The Central Reserve Police Force (CRPF) is taking no chances this year when it comes to the protection of devotees at the Amarnath Yatra. After last year's attack on an unescorted bus, the CRPF has adopted a high-tech solution this year - Radiofrequency Identification (RFID).
Each vehicle carrying devotees for the pilgrimage will be registered with an RFID tag, so they can be monitored 24x7 to ensure that there are no untoward incidents. The CRPF, in coordination with other state and Central agencies, has set up multiple Help Desks and Tourist Reception Centres to inform all incoming pilgrims about the move.
So far, 131 vehicles have been tagged with RFID. In order to ensure convenient and constant tracking, four sub-monitoring stations have been set up along different routes towards the shrine.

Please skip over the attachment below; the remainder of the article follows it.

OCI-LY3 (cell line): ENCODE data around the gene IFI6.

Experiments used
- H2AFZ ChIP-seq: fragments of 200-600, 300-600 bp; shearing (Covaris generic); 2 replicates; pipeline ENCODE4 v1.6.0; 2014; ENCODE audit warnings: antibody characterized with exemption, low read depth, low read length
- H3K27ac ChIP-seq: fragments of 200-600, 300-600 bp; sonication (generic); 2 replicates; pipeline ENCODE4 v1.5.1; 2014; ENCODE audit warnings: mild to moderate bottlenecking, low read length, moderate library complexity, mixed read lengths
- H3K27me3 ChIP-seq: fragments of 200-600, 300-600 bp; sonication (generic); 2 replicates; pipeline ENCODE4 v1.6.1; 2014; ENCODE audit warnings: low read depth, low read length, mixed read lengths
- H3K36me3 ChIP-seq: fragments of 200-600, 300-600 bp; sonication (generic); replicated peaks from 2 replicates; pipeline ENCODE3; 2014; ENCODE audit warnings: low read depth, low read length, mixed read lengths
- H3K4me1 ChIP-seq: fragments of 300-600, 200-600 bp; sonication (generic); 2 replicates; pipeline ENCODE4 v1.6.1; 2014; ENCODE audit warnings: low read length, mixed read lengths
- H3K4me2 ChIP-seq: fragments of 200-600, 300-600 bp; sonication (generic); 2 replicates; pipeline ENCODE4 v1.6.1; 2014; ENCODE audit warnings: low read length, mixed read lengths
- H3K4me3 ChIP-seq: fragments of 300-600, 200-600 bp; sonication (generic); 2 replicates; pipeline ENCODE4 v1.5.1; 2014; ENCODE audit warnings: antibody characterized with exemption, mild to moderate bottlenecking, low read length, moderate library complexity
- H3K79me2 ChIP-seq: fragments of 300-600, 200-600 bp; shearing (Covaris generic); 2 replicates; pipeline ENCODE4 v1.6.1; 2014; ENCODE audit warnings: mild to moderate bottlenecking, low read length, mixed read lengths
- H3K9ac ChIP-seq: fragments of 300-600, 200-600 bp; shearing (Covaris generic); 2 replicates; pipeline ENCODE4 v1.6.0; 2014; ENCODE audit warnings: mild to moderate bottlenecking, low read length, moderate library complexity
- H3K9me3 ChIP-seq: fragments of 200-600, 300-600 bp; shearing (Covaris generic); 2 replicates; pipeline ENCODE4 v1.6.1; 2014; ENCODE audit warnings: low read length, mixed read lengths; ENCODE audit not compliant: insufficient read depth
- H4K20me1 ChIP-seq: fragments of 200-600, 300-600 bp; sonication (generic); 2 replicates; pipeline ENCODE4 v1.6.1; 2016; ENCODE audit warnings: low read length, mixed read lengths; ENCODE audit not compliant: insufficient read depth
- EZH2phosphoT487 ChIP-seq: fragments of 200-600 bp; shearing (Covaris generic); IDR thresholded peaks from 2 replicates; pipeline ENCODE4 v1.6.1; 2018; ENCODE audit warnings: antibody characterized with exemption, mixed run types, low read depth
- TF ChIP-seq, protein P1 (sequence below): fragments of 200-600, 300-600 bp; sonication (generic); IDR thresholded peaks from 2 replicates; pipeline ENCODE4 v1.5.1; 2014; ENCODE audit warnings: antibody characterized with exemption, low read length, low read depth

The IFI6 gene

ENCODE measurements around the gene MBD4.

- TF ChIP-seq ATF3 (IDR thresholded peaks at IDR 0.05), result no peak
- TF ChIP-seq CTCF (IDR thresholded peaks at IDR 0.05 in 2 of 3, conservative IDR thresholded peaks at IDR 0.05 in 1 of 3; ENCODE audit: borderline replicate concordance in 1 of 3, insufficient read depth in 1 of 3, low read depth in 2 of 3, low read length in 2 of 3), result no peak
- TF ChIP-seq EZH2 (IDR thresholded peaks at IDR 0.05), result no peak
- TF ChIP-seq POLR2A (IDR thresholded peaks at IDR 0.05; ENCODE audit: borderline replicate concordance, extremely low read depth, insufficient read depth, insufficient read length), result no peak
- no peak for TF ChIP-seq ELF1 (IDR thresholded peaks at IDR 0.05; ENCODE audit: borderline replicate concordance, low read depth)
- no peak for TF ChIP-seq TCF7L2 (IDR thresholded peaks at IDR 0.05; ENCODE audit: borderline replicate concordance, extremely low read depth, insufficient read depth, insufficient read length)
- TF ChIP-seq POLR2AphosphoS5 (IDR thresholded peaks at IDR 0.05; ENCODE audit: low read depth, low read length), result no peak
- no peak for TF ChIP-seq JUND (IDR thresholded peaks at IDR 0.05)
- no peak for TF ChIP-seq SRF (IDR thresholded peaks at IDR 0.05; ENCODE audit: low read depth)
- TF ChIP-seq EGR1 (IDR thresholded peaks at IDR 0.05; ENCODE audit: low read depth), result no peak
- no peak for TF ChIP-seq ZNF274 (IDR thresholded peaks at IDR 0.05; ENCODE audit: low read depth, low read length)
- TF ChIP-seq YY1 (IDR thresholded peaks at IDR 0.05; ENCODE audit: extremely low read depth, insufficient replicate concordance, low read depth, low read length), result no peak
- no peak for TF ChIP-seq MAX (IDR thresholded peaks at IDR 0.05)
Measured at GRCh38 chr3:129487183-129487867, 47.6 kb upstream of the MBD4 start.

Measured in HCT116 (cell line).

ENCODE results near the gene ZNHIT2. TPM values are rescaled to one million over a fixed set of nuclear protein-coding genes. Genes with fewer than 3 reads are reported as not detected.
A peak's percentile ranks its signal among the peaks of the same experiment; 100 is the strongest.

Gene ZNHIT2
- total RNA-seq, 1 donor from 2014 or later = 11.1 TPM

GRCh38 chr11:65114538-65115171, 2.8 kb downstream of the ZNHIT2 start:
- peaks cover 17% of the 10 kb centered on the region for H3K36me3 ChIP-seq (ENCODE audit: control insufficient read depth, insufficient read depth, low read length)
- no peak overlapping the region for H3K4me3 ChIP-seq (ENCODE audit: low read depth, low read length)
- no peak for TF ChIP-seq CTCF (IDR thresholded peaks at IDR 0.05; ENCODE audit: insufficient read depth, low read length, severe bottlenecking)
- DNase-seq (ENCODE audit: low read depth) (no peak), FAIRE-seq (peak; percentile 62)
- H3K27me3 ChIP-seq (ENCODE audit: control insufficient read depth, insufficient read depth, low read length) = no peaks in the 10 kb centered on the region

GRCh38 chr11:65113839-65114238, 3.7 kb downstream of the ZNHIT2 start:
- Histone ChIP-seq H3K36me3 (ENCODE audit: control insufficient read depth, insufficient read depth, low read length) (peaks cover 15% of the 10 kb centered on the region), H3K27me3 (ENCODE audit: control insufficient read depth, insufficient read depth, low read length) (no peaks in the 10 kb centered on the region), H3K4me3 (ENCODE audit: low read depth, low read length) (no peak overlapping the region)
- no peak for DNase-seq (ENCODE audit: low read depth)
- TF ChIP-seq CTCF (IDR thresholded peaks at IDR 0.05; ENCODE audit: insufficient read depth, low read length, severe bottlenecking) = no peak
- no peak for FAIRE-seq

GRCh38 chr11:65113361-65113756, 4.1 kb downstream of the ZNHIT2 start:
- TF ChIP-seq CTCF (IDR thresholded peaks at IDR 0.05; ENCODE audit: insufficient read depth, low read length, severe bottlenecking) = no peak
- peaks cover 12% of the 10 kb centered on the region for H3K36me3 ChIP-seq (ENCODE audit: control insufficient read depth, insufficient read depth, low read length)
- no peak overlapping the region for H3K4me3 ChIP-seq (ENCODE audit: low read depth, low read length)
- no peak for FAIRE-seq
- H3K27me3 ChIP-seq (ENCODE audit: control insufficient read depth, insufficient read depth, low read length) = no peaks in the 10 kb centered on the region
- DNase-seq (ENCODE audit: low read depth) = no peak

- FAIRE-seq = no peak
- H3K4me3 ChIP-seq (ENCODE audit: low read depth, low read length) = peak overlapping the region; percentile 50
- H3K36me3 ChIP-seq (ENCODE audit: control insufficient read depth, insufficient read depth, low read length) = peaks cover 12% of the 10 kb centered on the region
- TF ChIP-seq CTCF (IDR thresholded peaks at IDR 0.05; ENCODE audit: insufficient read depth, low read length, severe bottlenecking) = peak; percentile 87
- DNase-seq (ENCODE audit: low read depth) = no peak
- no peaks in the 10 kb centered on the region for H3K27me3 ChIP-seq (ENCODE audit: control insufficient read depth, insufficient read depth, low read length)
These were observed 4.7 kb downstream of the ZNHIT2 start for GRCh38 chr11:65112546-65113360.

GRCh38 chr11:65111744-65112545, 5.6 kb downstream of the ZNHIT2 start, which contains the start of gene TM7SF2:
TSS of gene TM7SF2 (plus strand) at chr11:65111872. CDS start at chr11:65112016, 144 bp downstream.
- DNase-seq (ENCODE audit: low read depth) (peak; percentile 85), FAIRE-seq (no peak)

Two sub-stations are at Bemina and Bandha Chowk in Srinagar along with a centralised monitoring station that would function round the clock.
Devotees coming to Jammu and Kashmir for the 60-day long Amarnath pilgrimage are being alerted through different modes, including these Help Desks and announcements on flights landing at Srinagar so that they don't forget to tag their vehicles with the RFID device. The yatra ends on August 26.
Also, no vehicles carrying Amarnath yatris will be allowed to start from base camps at Pahalgam and Baltal after 2 p.m. in order to ensure that they reach Jawahar Tunnel, which connects Srinagar and Jammu, latest by 7 p.m.
Last year, on July 10, a bus carrying Amarnath pilgrims was attacked by terrorists on its way to Jammu from Baltal, resulting in the death of eight pilgrims and injuring many others.
As many as 33,600 CRPF personnel are already deployed in Jammu and Kashmir including 238 companies -- nearly 24,000 personnel -- of the paramilitary force especially to provide security along the route to Amarnath cave situated at an altitude of 3,888 meters.
An additional 2,530 personnel of other paramilitary forces are also deployed on Pahalgam and Baltal routes.
[With inputs from IANS]